My video is crap and the pause control isn't any good. Can the events diary be put on the web pages?

Yes they can, plus all the other fast text stuff from the programme. All in good time. Be patient.

Stinky Lomax

Thanks for posting that. I have only just realised that for the past twenty years in my mind I've been amalgamating Ben Moor and Mark Watson into a single comic entity.


Quote from: Stinky Lomax on May 23, 2024, 12:46:21 PMI've been amalgamating Ben Moor and Mark Watson into a single comic entity.

Wha-? Mark is the classic t-shirt comedian. Ben is an arts festival storyteller.

Stinky Lomax

Ahhhh, but they look slightly similar.

Senior Baiano

Stinky Lomax

Ahhh, friend, it's an ahhh situation.


Quote from: madhair60 on May 12, 2024, 04:12:19 PMThis is a bit silly but I've compiled a load of Lee & Herring show notes/BTS/interviews and press releases etc. I didn't put much effort into organising it so it's all over the place and unformatted, but consider this the beta release. It's exported as an ePub so you can read it on Calibre or send it to your phone:


I called it "The Lee and Herring Reader", because I'm a cunt. I will revise it with actual formatting and a better structure, eventually.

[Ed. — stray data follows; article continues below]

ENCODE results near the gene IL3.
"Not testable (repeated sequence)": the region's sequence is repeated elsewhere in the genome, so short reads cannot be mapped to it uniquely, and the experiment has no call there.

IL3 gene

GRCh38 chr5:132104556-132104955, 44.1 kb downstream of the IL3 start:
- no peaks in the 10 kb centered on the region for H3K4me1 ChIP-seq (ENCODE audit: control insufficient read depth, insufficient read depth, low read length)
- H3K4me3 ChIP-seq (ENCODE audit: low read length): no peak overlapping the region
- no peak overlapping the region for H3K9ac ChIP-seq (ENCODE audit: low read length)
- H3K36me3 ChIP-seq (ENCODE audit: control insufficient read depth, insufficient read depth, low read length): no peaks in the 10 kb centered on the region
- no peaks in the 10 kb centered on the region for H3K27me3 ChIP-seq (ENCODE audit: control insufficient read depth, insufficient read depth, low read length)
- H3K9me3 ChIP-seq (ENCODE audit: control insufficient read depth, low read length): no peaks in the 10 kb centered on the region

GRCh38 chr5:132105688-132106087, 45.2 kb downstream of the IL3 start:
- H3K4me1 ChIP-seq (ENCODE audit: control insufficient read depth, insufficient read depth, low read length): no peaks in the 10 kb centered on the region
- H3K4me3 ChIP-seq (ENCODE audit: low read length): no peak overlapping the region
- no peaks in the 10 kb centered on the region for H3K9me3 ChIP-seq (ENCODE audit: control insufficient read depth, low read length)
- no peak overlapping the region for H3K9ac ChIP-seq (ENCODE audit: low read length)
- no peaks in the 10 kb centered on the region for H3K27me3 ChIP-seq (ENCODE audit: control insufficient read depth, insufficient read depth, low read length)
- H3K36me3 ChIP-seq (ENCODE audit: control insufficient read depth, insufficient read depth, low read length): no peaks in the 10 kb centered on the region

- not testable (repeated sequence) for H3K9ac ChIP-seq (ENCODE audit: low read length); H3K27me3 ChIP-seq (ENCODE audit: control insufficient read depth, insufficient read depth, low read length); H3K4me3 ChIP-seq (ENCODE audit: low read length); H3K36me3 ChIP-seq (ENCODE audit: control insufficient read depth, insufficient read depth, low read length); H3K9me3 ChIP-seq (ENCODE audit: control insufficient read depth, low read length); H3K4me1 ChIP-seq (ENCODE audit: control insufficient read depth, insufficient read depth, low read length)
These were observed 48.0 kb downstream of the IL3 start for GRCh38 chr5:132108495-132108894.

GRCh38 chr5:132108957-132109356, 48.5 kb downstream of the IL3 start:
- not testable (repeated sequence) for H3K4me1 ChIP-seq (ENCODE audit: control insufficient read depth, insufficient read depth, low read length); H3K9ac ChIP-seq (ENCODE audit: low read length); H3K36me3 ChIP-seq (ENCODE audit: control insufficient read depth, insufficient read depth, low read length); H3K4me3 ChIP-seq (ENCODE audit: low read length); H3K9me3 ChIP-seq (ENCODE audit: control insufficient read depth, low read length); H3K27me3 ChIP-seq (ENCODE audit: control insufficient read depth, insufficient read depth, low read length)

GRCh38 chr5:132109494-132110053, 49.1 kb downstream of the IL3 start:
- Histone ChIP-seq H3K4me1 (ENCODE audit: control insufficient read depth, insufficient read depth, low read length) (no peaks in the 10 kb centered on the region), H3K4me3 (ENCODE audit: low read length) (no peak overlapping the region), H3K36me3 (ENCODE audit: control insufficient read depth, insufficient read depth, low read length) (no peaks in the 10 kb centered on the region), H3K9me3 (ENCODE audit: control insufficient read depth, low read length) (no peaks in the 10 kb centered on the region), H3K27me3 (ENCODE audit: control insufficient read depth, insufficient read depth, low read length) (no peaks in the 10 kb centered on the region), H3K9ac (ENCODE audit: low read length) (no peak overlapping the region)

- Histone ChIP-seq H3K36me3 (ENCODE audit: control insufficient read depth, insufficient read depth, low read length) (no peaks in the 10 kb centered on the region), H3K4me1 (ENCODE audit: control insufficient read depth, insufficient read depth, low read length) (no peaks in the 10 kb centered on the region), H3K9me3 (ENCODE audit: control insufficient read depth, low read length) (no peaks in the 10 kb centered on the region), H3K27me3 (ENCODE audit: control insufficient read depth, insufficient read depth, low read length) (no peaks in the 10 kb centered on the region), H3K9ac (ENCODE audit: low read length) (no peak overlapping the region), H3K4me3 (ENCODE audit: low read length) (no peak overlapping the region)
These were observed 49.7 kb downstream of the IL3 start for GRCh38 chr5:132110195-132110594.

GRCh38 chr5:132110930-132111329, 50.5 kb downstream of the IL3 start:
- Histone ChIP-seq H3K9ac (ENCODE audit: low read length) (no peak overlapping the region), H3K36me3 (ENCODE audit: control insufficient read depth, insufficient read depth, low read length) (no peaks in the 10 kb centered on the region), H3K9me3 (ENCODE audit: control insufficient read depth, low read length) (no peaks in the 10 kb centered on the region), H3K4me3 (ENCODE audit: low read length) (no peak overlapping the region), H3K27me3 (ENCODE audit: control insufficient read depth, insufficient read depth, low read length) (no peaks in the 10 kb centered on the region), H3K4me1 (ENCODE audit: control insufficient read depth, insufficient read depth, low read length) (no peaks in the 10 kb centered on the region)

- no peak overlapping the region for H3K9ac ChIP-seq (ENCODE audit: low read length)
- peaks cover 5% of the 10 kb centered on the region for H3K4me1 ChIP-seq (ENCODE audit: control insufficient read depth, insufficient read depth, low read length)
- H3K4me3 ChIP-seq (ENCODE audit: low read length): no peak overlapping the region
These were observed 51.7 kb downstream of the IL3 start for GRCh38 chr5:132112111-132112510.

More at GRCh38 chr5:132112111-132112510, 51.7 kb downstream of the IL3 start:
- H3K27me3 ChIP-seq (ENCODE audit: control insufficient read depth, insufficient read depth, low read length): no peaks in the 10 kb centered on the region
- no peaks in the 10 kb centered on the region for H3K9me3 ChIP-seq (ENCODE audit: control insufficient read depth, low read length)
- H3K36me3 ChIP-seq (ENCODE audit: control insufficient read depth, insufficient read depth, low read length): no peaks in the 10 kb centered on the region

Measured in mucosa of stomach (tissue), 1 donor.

Also if you have any L&H related text that might fit in well please get in touch.

in case anyone missed it and wants it. Bear in mind, again, it is a WIP and very messy


Quote from: madhair60 on May 23, 2024, 02:24:19 PMin case anyone missed it and wants it. Bear in mind, again, it is a WIP and very messy

Arg, this looks brilliant madhair.

I've done typesetting as a HOBBY, off and on. Inspired by the pretentious title you gave this, I'm tempted to knock up a print-ready PDF that looks like a Fitzcarraldo edition.

Is the website content Alberon posted in here?

Spoiler alert
Gipp! Like a bird's... gipp


I think it is in there yeah. I can't check right now


The Q&A was super interesting. Marber is more deserving of their ire than I expected! The details of their (and Peter's) being messed about re OtH / TDT are pretty grim. It turns out Rich really held back on the remonstrations when Iannucci was on RHLSTP. But then he doesn't like to burn his bridges, I think.

Magnum Valentino

Quote from: Mobbd on May 23, 2024, 04:19:27 PMArg, this looks brilliant madhair.

I've done typesetting as a HOBBY, off and on. Inspired by the pretentious title you gave this, I'm tempted to knock up a print-ready PDF that looks like a Fitzcarraldo edition.

Is the website content Alberon posted in here?

Spoiler alert
Gipp! Like a bird's... gipp

This sounds great! @madhair60 do you have the liner notes from the Fist DVDs in there? I could provide series 1 at least, if Mobbd was to move ahead and formatting.